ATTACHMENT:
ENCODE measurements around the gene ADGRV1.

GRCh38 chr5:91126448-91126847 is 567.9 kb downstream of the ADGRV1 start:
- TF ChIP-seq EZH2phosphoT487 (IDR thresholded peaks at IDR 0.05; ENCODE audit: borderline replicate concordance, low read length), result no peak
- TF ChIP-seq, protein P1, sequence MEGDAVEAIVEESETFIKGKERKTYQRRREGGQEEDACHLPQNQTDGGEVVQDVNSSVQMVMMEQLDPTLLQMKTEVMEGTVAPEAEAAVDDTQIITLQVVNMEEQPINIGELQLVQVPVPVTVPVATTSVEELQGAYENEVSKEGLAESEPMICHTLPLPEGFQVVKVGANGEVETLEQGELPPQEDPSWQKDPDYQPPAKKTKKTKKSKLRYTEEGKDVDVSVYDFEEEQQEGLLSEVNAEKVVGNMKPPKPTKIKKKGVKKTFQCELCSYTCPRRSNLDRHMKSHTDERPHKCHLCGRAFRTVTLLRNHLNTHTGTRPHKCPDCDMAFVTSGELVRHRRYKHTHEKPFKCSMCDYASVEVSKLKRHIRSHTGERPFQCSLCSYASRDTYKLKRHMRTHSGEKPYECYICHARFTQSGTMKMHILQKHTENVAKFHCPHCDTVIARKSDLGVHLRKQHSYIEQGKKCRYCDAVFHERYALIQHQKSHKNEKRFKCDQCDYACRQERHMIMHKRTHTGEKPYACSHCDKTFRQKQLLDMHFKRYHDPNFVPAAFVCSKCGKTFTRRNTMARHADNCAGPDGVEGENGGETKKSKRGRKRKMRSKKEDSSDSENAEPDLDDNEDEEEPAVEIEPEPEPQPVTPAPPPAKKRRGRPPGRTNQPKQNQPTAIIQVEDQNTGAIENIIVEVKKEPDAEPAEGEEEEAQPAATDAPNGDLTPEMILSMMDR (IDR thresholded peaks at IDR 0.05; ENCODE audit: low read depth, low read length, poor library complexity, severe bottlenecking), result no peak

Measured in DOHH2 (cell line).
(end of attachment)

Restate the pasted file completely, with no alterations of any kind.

ENCODE measurements around the gene ADGRV1.

GRCh38 chr5:91126448-91126847 is 567.9 kb downstream of the ADGRV1 start:
- TF ChIP-seq EZH2phosphoT487 (IDR thresholded peaks at IDR 0.05; ENCODE audit: borderline replicate concordance, low read length), result no peak
- TF ChIP-seq, protein P1, sequence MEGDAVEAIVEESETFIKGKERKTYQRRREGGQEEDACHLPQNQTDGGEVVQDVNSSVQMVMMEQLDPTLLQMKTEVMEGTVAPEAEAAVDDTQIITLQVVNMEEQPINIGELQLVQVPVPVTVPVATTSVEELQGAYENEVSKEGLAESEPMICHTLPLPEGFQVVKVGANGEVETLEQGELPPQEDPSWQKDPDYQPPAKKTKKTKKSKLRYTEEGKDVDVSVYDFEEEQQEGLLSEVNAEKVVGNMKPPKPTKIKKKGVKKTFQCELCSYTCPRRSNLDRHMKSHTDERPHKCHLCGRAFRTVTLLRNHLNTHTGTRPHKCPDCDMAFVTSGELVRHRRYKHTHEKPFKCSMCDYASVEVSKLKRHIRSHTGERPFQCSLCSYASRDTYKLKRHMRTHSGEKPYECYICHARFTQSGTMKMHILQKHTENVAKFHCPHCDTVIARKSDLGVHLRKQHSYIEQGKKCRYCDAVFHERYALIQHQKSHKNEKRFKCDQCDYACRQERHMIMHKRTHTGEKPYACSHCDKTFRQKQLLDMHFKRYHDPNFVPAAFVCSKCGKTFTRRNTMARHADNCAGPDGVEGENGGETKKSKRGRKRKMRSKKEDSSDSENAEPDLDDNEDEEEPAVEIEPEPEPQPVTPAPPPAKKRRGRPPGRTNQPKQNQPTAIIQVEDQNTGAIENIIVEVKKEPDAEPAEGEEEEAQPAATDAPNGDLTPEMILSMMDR (IDR thresholded peaks at IDR 0.05; ENCODE audit: low read depth, low read length, poor library complexity, severe bottlenecking), result no peak

Measured in DOHH2 (cell line).